I was sitting there, with a glass of wine, when I recognized the man next to White Zen. At the same moment, the juxtaposition of reckoning beckoned us off our stools and we hugged. Dancing Bear, I’ve missed you I said, or something like that. Dancing Bear is a New York Santa Fe success. Unlike so many people I’ve met, he lives here,   works globally, and he’s in big demand right now.

Dancing Bear smiles even if his mouth isn’t smiling, you know he is inside. He’s in the tidal wave of dreams coming true, but not without their own claim ticket on your soul. Someone is always disposed if you’re catching big tuna. Now this night, goes like this.

“ Look if I don’t fuck up this dance–if I don’t fuck it up; it’s going to be something I’m really proud of.”  He emphasizes this with one hand, raised eyebrows and a slight bend in his neck.

“And you won’t.  How long have you lived here?”

“Do you know how I ended up in Santa Fe?  I was living in Los Angeles, driving on that freeway all day, and a friend said, ‘ Hey, you otta come to Santa Fe.’ Never even heard of it, so I came, that was 1983(I think it was 83) and bought a house, and moved here permanent a few years ago.  I could live in New York–in a minute, I love New York, Los Angeles, no- what for, my daughter’s not growing up in the Palisades.” He looks at Raul, they share another story, because they’ve known each other years, then Dancing Bear slaps the wooden bar with one hand, his face creases into a private memory; “El Farol!” he shouts. “Those are the memories, everyone was there, it was the most amazing time.”

“John and I used to go every Tuesday,” Dancing Bear wasn’t listening; he was swept into the memory. His eyes looked right through the mirror behind Raul’s bar. I wished I had seen it then. I didn’t get to El Farol until 1998.

“ Now—okay–I mean right now, after all these years,

I have my ex-wife-ex-wives, and their children, husbands, whatever, and they are in my life-okay–they are in my life.” I tried to speak, but his bear mouth wiped me out.

“They are in my life.. forever.”

“What does Dancing Dora say about that?”

“I’ll tell you what she says; they all sit down to her table at Thanksgiving. All of them. And it’s cool. Not all the time… this one with that problem, the kid with that, but in the end it works.. it works.”

“ It didn’t work with John and me.”

“ You got nothing to be ashamed of.. okay. A lot of people cannot handle it.. my friends think I’m crazy.”

“So do mine.” I said.

Lula Carson McCullers adapted the book, A Member of the Wedding to stage in 1950, then to film in 1987, and into television in 1997.  Lula wrote until her body failed her, and her hands crippled. She dictated her unfinished autobiography “Illumination and Night Glare” (1999) just before she died. She wrote her first book at twenty-three, The Heart is a Lonely Hunter.

 Carson’s major theme; the huge importance and nearly insoluble problems of human love.” – Tennessee Williams.

 

ADVENTURES IN LIVINGLESS


Lyrical Time Wastr - Stairway to Heaven

Image by jah~ out via Flickr

Adventures in Livingness

 A sunrise of prosperity and a sunset on hardship.

In my home there is one large staircase window that faces east. Each morning before I descend the stairs I stop at the landing, to watch the day begin. The sun must rise past an assortment of tree limbs and trunks, and up over the  hillside of the mountains. By the time I’ve had my coffee, the sun has risen above the obstructions. I am now jerked awake, like a slight nudge a parent might give you, ‘Come on–wake up! You have school.”  The sunlight guides me through the morning, and argues with my disagreement of the days activity.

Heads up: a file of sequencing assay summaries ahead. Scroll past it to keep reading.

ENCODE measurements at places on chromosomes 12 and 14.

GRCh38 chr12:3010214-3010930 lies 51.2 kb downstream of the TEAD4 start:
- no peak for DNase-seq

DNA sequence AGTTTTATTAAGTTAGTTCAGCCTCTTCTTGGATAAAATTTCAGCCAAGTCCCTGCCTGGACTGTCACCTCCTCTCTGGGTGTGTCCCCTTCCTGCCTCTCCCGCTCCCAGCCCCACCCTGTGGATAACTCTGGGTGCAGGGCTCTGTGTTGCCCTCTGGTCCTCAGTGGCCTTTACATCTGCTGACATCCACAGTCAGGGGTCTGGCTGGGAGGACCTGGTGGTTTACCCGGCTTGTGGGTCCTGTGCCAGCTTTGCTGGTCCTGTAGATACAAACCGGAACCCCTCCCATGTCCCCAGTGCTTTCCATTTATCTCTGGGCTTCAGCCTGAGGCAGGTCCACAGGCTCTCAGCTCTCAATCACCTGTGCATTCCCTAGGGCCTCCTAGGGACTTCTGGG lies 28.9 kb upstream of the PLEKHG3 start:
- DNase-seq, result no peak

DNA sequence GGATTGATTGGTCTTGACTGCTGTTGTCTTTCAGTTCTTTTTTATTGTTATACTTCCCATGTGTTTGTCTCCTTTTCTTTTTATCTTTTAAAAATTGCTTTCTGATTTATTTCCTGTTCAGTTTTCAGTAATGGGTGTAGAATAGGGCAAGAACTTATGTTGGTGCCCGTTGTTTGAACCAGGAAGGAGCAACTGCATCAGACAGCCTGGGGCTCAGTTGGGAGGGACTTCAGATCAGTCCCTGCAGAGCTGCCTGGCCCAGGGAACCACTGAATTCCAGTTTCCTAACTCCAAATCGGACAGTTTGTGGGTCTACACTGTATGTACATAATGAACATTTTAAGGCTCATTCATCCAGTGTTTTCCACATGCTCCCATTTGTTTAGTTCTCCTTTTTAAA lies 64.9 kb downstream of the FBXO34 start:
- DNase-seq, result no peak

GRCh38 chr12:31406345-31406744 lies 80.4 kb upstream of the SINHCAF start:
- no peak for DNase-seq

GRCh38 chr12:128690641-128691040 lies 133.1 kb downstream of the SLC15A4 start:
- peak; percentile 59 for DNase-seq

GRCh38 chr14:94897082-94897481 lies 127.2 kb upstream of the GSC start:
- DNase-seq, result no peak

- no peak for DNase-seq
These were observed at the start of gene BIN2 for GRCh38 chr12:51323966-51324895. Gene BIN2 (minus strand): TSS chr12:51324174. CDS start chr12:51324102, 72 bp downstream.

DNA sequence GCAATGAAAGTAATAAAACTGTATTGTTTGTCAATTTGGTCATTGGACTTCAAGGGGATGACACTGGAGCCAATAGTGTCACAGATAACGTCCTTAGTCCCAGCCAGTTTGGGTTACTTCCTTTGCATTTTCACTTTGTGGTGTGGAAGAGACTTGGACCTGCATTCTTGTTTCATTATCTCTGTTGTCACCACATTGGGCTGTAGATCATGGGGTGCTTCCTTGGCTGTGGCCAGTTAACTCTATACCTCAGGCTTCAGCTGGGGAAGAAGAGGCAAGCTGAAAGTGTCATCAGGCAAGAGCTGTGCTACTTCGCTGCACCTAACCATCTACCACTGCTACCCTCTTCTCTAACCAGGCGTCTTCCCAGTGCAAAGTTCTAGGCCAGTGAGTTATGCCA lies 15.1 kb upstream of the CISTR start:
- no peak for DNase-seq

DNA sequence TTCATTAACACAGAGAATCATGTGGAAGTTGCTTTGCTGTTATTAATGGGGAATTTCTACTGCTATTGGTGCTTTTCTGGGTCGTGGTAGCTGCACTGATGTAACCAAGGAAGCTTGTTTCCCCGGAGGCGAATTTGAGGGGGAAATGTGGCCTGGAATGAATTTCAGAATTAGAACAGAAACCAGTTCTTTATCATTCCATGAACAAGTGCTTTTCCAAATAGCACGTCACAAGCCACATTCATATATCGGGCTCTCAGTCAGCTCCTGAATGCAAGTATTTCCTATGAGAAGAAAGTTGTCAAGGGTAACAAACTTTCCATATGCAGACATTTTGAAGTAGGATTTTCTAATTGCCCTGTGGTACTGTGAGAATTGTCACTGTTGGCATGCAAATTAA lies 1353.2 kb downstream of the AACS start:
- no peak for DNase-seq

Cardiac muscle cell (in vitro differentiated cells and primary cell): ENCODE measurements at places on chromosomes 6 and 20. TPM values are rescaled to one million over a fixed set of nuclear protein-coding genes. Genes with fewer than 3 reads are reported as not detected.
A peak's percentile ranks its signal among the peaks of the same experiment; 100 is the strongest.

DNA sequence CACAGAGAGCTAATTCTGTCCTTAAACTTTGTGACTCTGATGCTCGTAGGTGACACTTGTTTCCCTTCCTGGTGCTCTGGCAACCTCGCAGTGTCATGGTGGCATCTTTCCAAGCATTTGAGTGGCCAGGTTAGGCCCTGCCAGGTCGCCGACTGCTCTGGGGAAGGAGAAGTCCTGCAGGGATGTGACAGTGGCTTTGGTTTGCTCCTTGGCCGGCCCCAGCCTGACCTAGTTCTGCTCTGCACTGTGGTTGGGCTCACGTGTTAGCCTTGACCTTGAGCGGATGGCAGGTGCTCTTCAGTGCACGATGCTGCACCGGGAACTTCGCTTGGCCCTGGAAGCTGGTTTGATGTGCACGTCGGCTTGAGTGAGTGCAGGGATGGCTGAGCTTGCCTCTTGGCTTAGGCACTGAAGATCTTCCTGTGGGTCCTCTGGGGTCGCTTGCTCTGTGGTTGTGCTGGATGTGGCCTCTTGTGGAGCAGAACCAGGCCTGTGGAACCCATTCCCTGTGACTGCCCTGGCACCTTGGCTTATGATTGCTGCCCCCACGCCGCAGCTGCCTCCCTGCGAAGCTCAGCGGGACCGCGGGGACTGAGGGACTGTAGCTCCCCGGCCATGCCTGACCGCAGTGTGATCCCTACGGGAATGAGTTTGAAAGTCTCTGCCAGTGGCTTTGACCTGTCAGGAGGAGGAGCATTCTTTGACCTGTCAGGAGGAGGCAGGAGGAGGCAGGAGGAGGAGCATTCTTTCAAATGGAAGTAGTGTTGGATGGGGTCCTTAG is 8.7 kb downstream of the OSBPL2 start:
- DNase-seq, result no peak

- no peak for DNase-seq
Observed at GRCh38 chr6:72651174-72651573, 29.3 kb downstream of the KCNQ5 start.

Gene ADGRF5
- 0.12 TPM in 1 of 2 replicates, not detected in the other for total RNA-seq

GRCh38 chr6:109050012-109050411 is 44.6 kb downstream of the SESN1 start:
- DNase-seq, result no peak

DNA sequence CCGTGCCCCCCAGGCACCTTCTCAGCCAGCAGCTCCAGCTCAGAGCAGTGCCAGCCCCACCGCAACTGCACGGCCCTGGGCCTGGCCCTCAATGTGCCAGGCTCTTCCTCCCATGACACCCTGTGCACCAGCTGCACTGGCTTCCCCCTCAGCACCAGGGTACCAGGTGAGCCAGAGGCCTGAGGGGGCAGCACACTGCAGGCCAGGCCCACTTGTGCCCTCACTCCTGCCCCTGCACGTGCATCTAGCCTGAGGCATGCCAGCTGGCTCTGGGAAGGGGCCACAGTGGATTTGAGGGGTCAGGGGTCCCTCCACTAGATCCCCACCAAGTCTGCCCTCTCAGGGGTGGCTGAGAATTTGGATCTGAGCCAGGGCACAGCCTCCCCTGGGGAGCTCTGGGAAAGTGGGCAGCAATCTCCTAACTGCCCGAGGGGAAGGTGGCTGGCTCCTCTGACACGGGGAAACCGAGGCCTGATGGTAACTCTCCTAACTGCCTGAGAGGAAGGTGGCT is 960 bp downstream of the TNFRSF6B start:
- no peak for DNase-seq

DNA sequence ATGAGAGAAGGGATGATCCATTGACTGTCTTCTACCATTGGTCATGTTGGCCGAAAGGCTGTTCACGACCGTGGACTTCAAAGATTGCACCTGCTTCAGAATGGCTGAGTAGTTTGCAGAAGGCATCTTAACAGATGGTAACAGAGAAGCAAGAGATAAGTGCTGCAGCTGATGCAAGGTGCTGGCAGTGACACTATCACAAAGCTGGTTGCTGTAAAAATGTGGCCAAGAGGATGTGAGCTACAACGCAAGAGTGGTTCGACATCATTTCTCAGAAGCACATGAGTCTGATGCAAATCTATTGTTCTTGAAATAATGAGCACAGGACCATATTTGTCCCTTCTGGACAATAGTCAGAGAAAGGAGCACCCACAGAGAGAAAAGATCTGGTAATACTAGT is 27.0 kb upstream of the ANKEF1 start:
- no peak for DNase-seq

The moment the café took effect, I want to begin writing, but shameless sunlight in my eyes and the dance of the birds are tempting me to step outdoors.  When you live in seasonal climate, days and nights lure you outside, like old lovers that you must see again. The gradual awakening unfolds layers of thoughts, beginning with the anxiety of the times. The impending hardship  oozes out like a bad smell. Some mornings I cannot look  at the newspaper, the headlines read like promotional movie advertisements, banks bankrupt, homes foreclosing, woman commits suicide, the shocking prick of national disasters is a surgical  awakening.

There is no time to waste, no money to squander, it is a time of reduction and refusal. How can I not spend money today.

This is what brings me to the sunrise of prosperity, I have to keep studying the illumination of light, and I’ll  move forward, and diffuse the  chaos.

As the interruption of minor mishaps knock on my door, my head turns away from it. I’ve learned to erase the panic, and do what I have to do, and that is write.

Last week, while I was upstairs, prone on the sofa, figuring out a transition between two men, whom I love, someone came to the door, knocking, ringing the bell fiercely, oh what is that. I open the door,

“ Yes,”

“ Are you all right? I’m from the security company, your alarm isn’t connected. We came to check on you.”

I stood there with a dumber than dumb expression, and assured him I wasn’t held captive or about to throw myself out the window. When I returned to the desk, I kept seeing his expression, he really didn’t believe me. I turned the alarm off when Rudy left for San Diego.  Real estate agents our showing our house because it’s up for lease. My mind is a closet of mafia memoir notes, and I can’t remember to close the refrigerator door.

Later in the day, if I haven’t ventured outdoors, I take a walk around the plaza, and muse over the herds of  tourists, and search their expressions for interior moods. I don’t see panic and anxiety, I see relief;  couples are rigid from ice and chill,  and they shuffle in boots, directionless,  gaping at the churches and adobe arches, they shoot photographs, standing in the middle of the street. Vacation is bliss in the middle of discontent.

When I return to my desk, it is time to print the days work. This is always a ritual of great expectation, filled with disappointments, surprise, and sometimes a whiff of elation.   The sun has made it’s journey to the other side of the house, the back porch is like starched light, it burns the eyes and flesh, like hardship, the immediate effect is callous.  There I sit and review the pages.  The transition worked; the crawl from uncertainty to confidence broke through.  Now is the time to slouch in the chair, close my eyes, and rewind a few scenes back.

Hardship is like the sun, unmerciful when it is met face to face, and transforming when we are protected. That translates to less spending and more creating.

While I am lounging in this beautifully historic old home, one track of time keeps appearing in my images. It is a time when space was limited, finances on a string as long as my finger, and uncertainty a nightmare that became a lullaby. It is that time again, nothing at all unfamiliar With the same resources I had then, all is well, the sunset can go down, and I can laugh because the adventure has risen above the circumstances.